By Brian H. Graff
Even as we adjust to the impact the IRS 403(b) regulations have had on our industry, we continue to face an even bigger threat: the continued focus by various states and school districts to consolidate and perhaps even replace existing 403(b) programs for teachers.
The result of this kind of consolidation is not better products for teachers. The real consequence is that teachers have fewer choices, including the right to work with the very advisors they’ve grown to trust.
This trend toward cutting the number of eligible 403(b) options in favor of a single provider is often recommended by “consultants” with clear conflicts of interest. Many earn large set-up fees, commissions and trails from the financial service providers awarded the contract. Business officials have been told that a single provider will lower their costs as well as lower fees to teachers. There is no real evidence that shows that either is true and there is some evidence that teacher participation rates are suffering.
In addition to school districts, states have increasingly been getting into the act. Iowa passed legislation to create a state-run 403(b) program that is limited to only three providers. Although it’s not mandatory for school districts to participate, they’re under tremendous pressure to do so, and school districts in Iowa are not given the choice to offer their own selected options to teachers. The Florida Model Plan, for example, does allow each participating school district to add its own options on top of the core options provided in the plan.
Teachers should not be denied the ability to choose who they work with when planning for their retirement. NTSA, with the support of the resources offered by ASPPA, has engaged in a concerted effort to tell our side of the story and stem this tide. And we’ve already produced positive results.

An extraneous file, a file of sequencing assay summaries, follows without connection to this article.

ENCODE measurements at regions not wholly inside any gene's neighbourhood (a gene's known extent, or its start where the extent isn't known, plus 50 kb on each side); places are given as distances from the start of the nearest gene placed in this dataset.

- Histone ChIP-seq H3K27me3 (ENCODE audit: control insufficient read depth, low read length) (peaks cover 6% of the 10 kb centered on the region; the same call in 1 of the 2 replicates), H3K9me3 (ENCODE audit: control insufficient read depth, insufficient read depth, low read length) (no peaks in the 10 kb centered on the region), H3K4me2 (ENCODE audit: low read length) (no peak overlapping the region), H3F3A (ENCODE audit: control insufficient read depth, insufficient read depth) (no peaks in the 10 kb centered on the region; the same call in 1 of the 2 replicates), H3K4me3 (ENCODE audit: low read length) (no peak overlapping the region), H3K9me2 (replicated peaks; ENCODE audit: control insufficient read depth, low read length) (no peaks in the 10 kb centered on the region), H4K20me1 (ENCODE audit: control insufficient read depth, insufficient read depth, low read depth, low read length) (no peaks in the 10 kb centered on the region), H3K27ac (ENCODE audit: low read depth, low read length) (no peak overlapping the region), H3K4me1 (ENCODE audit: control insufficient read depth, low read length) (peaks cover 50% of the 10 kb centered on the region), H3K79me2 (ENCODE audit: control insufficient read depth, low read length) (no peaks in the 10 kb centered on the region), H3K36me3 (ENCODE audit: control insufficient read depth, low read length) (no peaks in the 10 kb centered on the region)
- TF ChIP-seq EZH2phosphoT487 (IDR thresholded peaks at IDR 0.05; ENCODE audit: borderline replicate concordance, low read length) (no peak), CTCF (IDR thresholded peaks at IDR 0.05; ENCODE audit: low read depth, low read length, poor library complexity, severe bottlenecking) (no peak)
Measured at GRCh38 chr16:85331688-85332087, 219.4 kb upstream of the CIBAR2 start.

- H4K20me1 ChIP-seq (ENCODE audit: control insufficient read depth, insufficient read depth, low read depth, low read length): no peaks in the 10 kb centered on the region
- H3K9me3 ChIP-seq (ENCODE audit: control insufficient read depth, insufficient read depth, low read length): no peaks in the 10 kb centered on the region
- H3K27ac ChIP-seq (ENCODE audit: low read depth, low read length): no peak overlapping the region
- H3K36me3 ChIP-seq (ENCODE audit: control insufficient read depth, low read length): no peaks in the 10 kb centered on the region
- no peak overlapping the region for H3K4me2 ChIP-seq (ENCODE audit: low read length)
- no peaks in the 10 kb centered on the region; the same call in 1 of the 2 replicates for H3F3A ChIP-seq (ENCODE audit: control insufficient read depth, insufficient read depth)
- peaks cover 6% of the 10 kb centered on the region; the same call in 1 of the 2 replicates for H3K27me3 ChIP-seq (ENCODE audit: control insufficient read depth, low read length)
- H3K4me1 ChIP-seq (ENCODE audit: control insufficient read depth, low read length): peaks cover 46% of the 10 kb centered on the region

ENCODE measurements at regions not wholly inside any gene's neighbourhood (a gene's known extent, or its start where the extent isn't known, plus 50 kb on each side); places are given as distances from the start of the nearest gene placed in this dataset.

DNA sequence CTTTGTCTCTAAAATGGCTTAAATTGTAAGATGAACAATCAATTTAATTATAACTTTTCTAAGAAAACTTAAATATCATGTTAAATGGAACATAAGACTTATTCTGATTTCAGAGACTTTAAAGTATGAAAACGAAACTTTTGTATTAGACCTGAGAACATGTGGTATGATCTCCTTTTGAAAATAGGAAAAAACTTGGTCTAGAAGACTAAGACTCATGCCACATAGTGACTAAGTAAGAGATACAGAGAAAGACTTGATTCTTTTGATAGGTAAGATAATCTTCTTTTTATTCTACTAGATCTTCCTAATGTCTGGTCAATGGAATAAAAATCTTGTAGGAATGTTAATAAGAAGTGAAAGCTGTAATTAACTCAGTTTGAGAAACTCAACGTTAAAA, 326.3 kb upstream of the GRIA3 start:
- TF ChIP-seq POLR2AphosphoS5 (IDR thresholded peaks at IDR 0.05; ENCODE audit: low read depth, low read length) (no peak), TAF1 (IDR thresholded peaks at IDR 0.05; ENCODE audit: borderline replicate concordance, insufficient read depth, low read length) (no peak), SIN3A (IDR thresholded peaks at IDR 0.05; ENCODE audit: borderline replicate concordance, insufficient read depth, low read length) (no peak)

Last year, the LA Unified School District was planning on using an RFP process to consolidate and limit the number of 403(b) providers that would be permitted to offer their products to teachers. We fought back, arguing that such an effort violated state law and would ultimately hurt teachers. Although the school district is going forward with hiring a TPA to administer the program, they backed off, at least for now, on any efforts to limit the number of providers.
Just this year, there was an effort in Illinois to create a state-wide 403(b) program, similar to the one in Iowa, to be established by the state comptroller’s office. We engaged quickly and with the help of our lobbyist in Illinois, the proposal is on hold and probably won’t be considered until next year. Even if it is reconsidered, we have commitments from the state comptroller to work with us to find a solution that doesn’t limit teacher choice.
There are a number of other states considering similar proposals for a state-wide 403(b) program. Further, as states deal with growing budget deficits many are considering replacing existing defined benefit plans with state-run defined contribution plans, particularly for new employees. These proposals to create state-wide defined contributions typically limit the number of investment providers. By steering teachers away from existing 403(b) programs, these state-wide defined contribution plans will also have the effect of limiting teacher choice.
Where states are contemplating limiting their existing defined benefit programs for teachers, NTSA strongly believes they should utilize their existing 403(b) programs as part of the solution. In other words, if a state wants to change the benefit structure for incoming teachers, it should use the existing 403(b) program as the defined contribution plan for teachers. This could mean that 403(b)s could now be receiving matching and other employer contributions in addition to the teacher’s own contributions.